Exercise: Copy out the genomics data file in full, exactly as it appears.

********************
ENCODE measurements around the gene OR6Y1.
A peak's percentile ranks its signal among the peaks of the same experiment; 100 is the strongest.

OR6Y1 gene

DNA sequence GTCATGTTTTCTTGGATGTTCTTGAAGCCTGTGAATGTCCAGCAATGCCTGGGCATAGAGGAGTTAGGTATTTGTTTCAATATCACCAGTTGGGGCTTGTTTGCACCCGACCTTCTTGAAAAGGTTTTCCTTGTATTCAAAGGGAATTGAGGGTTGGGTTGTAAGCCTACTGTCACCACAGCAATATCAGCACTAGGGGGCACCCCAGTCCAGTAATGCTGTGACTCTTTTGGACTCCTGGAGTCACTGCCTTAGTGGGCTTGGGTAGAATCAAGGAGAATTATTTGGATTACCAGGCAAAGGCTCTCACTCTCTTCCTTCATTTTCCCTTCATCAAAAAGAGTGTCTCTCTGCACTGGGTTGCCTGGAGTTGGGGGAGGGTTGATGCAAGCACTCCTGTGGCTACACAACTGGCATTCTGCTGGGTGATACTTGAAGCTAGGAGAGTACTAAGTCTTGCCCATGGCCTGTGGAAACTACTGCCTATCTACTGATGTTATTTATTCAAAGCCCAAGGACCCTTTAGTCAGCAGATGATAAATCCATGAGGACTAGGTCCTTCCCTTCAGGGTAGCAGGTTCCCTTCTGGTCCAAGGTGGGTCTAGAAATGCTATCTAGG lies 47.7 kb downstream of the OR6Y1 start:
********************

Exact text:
ENCODE measurements around the gene OR6Y1.
A peak's percentile ranks its signal among the peaks of the same experiment; 100 is the strongest.

OR6Y1 gene

DNA sequence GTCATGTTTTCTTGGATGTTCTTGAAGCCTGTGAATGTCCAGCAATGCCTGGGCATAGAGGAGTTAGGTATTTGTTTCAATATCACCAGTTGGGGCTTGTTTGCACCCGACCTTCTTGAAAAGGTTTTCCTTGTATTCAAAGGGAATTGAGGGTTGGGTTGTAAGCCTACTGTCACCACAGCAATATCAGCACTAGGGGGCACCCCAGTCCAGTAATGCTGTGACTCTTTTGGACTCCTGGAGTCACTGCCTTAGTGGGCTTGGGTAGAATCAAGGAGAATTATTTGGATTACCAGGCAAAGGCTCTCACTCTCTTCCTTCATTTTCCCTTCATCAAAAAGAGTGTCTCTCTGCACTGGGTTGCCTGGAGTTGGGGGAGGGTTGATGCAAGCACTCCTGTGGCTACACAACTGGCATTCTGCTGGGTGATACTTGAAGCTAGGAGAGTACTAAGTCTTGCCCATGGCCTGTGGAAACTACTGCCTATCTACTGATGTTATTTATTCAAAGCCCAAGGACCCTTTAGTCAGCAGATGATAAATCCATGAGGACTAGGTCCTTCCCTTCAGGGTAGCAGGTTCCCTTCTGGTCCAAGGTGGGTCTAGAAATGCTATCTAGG lies 47.7 kb downstream of the OR6Y1 start: